What Repealing the Clean Power Plan Means

Administrator Pruitt cannot just repeal the Clean Power Plan via fiat.  The Clean Power Plan is legally required by the Clean Air Act to curb the pollution that causes climate change –greenhouse gases like carbon dioxide – that is emitted by the country’s power sector.  The obligation under the Clean Air Act to clean up this pollution has been affirmed by two Supreme Court cases.

Thus, EPA is mandated to reduce power sector carbon pollution using the “best system of emissions reductions” which considers cost, practicality and other factors.

Using this standard, the plan Administrator Pruitt is attempting to dismantle diligently constructed a flexible and effective approach that was tailored to each state’s particular energy mix.  The plan relied on three primary “building blocks” to set state specific emissions targets: (1) measures at existing coal plants to make them more efficient; (2) switching from coal to cleaner burning natural gas at some plants; and (3) increasing use of renewables.

These measures are in line with and would facilitate market trends that are already occurring, as power producers move from costly, inefficient coal to cleaner sources like wind and solar energy.

In order to deconstruct this flexible and forward looking structure, the EPA must go through formal public notice and comment rulemaking and show that it has complied with the law.  EPA cannot simply walk away from this obligation or replace it with hollow measures that do not protect our climate.

It is anticipated that EPA will seek to implement a plan that only achieves minor reductions at coal power plants themselves.  But such reductions will fall far short of what is needed to protect wildlife from climate change, and far short of what could cost effectively be achieved by industry.  It will almost certainly not meet the law’s requirements.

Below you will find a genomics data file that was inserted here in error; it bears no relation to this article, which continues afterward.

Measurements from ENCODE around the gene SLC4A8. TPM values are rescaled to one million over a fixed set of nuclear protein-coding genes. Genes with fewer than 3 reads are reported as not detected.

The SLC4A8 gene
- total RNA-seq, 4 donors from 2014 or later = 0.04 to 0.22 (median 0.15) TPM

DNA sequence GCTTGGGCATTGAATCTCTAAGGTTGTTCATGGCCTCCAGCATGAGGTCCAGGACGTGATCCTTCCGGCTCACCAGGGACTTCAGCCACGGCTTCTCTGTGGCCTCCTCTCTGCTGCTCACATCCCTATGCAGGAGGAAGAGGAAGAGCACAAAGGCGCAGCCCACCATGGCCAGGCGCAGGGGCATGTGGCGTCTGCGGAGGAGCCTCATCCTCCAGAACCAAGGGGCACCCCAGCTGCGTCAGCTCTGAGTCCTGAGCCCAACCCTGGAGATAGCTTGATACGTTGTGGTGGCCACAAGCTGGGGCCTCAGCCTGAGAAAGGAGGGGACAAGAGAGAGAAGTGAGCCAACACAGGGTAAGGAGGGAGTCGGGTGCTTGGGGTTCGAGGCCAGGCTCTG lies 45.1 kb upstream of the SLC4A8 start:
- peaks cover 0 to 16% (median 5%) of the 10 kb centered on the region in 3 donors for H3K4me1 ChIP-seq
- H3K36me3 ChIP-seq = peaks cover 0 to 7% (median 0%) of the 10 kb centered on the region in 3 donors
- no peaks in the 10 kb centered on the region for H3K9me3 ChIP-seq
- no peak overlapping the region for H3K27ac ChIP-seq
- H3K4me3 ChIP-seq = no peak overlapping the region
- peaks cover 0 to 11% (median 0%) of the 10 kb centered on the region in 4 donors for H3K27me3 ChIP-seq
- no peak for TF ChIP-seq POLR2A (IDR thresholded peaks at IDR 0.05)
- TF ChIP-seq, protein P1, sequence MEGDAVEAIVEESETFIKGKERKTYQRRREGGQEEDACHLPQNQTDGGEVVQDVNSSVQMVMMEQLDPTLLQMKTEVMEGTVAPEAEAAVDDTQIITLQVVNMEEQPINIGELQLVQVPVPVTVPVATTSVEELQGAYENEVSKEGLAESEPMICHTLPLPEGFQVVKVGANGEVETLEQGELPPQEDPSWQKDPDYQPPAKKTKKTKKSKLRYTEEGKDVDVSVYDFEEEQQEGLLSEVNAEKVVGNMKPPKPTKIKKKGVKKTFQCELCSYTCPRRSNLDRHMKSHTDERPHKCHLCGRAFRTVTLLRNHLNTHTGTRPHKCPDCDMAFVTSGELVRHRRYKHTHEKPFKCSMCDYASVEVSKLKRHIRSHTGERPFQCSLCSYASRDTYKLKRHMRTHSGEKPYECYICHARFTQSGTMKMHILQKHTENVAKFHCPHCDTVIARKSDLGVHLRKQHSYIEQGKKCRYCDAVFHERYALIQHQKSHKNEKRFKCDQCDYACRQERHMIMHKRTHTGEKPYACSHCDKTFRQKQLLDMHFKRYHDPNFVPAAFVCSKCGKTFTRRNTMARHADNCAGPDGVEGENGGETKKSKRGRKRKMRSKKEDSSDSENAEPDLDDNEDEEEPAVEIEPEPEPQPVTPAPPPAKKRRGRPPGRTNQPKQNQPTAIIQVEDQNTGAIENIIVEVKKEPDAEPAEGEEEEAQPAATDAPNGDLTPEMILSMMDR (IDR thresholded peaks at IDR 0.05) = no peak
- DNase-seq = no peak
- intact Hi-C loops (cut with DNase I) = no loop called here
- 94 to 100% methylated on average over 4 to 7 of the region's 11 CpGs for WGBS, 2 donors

In order to ensure a safe and stable climate for wildlife, we need solutions like wind and solar energy. Photo: Deepwater Wind

A Path Forward for Wildlife

As this tragic climate exacerbated summer and fall weather events have made clear, we cannot afford to slow progress on reducing harmful carbon pollution.  With the Administration stubbornly opposed to addressing this pressing issue, leadership from Congress and continued leadership from states and localities to reduce emissions is paramount for the future of wildlife.

Looking backwards is not the way forward.  We need to tell Administrator Pruitt to keep the Clean Power Plan in place as it is.  And we need to urge Congress to enact a market-based price carbon that will fairly account for the true costs of energy generation while providing additional revenue.

[UPDATE:  The proposed rule, which was signed by Administrator Pruitt on October 10, 2017, only seeks to repeal the Clean Power Plan and leaves the question of possible replacement unanswered.   As expected, the proposed rule contends that any attempt to regulate considering generation shifts to cleaner sources is illegal.  However, there is ample legal support that not only is such an approach legal, but that simply regulating coal plants is not the best system of emission reduction.]